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Richie Havens: An idealist's look at money

Richie HavensRichie Havens career as a guitarist had one of the more unusual origins. The son of a piano player, Havens sang doo-wop and gospel on street corners in the notorious Bedford-Stuyvesant section of Brooklyn as a child. In the early sixties, he hung out in Greenwich Village, taking in early folk music pioneers such as Bob Dylan. After several years of watching others play songs that moved him, Havens wanted to do the same.

With an innate knowledge of harmony, he tuned a guitar so that when strummed with open chords (without any fingers on the frets), they would play basic chord forms -- an unusual tuning. That way, he was able to play most popular songs by merely laying his thumb across a fret and moving it up and down the neck. Havens was then able to hit the stage at a folk club and play seven songs a mere two days after picking up a guitar for the first time. He's been playing that way ever since, and his unique style has fascinated both amateurs and pros such as Eric Clapton.

Havens continued playing on the folk circuit, and his three-hour set opening 1969's Woodstock festival made him a star.

Since then, he has built his following through incessant touring, and is especially well known as the foremost interpreter of Beatles and Bob Dylan songs.

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His inspiring covers, including classics such as "Here Comes The Sun," "Just Like A Woman," "All Along The Watchtower," "Lady Madonna," "Maggie's Farm," "Strawberry Fields Forever," and "Eleanor Rigby," manage to capture all that is amazing about the originals while simultaneously imbuing them with the Havens original style.

In addition to becoming a distinguished musician, Havens became a die-hard environmentalist, forming an organization called The Natural Guard in 1990 to teach children about the environment.

Havens recently released a new album entitled "Wishing Well," and spoke to Bankrate about how an idealist approaches finance.

BANKRATE: A career such as yours, which is mostly based on the road, is it lucrative?

RICHIE HAVENS: I pay my bills. I don't care about anything more than that, because what do I need? I eat once a day. My whole energy is put toward making a difference in my life every day. Which means I'm open to helping someone else make a difference. That's what I do. I do a lot of benefits. Homelessness, joblessness, other things. I work with people who have programs that need to be expanded.

BANKRATE: How much will you make for a road date?

RICHIE HAVENS: It really depends, because I do everything. I play small clubs, then concerts the next day, then festivals the next day, then colleges the next day. That's always been the case. The types of gigs I have fluctuate. For me, the money is the last thing on my mind. As long as I can get there and get home, do what I have to do and pay my bills, I'm very comfortable with that. All I need to know is, I paid my bills.

There are concerts that pay you a lot of money. If they have a big festival, a certain portion of that automatically goes to the artist. In festivals, we tend to get more then for other gigs, because that's the budget they have to work with. When you go to a club, I'll go for $3,000 a night, sometimes two shows a night. Then I'll go to a concert the next night, and there's 2,000, 3,000, 4,000 people sitting there. My take on it is that the people I want to be with and the people I'm living with on this planet are the types of people at every one of those gigs. That's what I'm doing. I'm communicating with the people I live with on this planet today.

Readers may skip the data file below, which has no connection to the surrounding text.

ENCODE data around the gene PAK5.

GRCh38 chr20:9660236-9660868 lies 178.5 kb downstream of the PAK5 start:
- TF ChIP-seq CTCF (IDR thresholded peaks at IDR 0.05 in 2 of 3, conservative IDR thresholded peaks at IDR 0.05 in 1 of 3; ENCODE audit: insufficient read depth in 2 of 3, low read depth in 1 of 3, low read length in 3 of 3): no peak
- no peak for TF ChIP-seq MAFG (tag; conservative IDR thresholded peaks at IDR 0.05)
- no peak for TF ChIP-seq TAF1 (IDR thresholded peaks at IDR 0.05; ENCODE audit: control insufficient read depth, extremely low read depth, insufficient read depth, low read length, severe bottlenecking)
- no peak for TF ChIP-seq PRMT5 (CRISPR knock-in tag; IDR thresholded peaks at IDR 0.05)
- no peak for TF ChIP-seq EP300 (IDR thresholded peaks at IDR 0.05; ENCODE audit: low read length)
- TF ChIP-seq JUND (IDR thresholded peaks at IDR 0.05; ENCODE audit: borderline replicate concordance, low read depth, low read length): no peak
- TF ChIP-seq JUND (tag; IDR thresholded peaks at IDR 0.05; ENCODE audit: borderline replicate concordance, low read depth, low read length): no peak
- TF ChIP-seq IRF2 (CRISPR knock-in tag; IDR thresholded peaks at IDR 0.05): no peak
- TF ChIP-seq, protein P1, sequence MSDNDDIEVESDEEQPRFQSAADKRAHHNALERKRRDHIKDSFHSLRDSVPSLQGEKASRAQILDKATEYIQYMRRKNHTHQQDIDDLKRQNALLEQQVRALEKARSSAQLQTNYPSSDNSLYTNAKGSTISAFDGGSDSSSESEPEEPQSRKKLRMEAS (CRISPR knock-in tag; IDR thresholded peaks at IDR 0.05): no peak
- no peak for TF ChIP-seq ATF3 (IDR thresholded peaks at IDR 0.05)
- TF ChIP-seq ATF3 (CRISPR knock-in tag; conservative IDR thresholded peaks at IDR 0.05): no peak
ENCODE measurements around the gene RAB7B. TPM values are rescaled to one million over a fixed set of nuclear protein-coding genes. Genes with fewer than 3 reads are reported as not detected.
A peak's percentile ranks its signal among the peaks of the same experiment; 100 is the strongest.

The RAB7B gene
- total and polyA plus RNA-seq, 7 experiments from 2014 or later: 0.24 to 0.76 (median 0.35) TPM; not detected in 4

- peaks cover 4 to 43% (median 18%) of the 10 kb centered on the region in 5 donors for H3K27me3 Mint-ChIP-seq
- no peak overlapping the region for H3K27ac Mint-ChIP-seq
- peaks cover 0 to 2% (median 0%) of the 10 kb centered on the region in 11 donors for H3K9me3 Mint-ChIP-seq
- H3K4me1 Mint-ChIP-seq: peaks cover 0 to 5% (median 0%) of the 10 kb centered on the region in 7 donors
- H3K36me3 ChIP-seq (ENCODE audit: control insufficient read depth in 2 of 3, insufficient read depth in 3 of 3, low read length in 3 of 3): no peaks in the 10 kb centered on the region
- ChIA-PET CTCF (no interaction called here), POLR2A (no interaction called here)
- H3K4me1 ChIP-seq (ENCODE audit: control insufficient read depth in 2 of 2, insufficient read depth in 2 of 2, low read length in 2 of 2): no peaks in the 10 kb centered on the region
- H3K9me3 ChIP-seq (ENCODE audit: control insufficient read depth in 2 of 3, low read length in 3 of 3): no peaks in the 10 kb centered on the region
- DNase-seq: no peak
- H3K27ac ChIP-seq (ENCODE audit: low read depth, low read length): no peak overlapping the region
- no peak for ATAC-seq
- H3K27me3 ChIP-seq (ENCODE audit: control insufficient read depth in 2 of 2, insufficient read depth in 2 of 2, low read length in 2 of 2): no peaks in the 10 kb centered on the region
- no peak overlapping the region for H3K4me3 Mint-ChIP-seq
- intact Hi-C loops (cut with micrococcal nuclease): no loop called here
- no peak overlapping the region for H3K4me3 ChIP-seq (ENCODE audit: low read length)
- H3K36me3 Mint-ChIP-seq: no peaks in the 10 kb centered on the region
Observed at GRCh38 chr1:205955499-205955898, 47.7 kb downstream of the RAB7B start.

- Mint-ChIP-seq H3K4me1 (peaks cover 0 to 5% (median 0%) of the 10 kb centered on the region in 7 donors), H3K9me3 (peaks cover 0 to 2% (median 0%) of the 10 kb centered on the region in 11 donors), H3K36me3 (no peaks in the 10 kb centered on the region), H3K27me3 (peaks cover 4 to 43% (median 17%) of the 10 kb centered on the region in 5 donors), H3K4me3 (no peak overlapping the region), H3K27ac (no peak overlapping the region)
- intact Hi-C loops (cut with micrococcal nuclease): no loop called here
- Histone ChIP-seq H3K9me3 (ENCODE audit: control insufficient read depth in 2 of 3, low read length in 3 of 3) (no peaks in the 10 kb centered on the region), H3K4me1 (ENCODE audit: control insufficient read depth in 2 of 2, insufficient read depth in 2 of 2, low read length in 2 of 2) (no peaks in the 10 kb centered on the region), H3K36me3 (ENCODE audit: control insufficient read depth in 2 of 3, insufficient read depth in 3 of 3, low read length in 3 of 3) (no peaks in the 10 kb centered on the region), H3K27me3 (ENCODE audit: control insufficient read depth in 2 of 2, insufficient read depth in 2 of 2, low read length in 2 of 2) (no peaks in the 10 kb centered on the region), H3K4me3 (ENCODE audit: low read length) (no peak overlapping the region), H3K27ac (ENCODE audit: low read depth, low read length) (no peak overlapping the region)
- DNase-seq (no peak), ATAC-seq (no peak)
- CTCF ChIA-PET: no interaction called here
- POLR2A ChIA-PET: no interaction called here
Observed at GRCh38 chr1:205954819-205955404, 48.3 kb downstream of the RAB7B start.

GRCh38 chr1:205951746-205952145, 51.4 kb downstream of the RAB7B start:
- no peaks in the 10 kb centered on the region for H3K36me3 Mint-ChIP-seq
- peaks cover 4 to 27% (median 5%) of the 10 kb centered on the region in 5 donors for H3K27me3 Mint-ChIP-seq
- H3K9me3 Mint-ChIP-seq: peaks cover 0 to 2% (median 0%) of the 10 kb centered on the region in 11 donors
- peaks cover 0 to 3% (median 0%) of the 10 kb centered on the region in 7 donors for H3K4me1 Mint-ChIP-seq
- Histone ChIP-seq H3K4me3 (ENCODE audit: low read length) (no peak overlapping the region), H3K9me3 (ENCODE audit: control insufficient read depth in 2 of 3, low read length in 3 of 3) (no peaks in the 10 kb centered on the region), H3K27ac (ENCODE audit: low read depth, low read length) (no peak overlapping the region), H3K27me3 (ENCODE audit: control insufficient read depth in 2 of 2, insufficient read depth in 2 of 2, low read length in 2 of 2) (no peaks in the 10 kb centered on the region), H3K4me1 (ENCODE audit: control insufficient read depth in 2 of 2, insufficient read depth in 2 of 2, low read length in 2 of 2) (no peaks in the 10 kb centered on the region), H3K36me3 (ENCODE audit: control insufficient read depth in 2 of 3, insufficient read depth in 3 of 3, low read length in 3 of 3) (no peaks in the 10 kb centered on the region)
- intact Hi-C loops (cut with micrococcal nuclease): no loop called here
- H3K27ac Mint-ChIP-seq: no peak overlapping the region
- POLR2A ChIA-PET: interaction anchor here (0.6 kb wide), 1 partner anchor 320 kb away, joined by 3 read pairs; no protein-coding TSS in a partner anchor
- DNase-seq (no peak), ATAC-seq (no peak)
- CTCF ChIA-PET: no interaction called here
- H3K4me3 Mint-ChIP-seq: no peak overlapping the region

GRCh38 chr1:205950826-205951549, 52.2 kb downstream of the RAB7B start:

BANKRATE: With so many albums costing so much these days, I imagine yours are low budget affairs. Korn's new album cost $4 million. How much does it cost for you to record an album?

RICHIE HAVENS: There's no need for that type of stuff. My last album cost me $30,000. I'll tell you why bands get away with that kind of excess. It's because it's being allowed. If the record company allows those kids to spend that much money, the record company expects to get it back. The band is only borrowing money from themselves. Whatever they're spending is their own money, in the end.

BANKRATE: I have to imagine it could have been done at half the price.

RICHIE HAVENS: It could have been done at one-tenth the price. But there is show business and there's the communications business. I'm in the communications business. My album "Cuts to the Chase," I did it at a friend's house. We did it in nine days. We did a song and a half a day. It was performance. We went into the studio, we ran through the song, we recorded it, we didn't have to spend $100,000 overdubbing stuff we thought should be there. My first album was made in four days. This last album I made in 12 days. So there's no need for that. It's craziness.

BANKRATE: Do you invest in the market?

RICHIE HAVENS: No, I don't. I've never done it. I'm fascinated by it. I never even knew what it was until recently, when the dot-coms started. Then I understood it more.

BANKRATE: So how have you prepared for the future, financially?

RICHIE HAVENS: I haven't. I'm living now. My future is the next minute, and it may not be the minute after. Who knows? I'm living now. That's the way I live. I live today, and hope someone calls me and says hey, you want to do something next week, because that means I'll get to next week. That's the way I am. I'm a right now person, because I'm living right now, and I dare say we're all finding that out now.

-- Posted: July 23, 2002

More Fame & Fortune stories
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See Also
Rick James couldn't burn up all his money
Michelle Shocked unlocks her musical cage
Comedian Wayne Brady balances art and finance
Investing glossary
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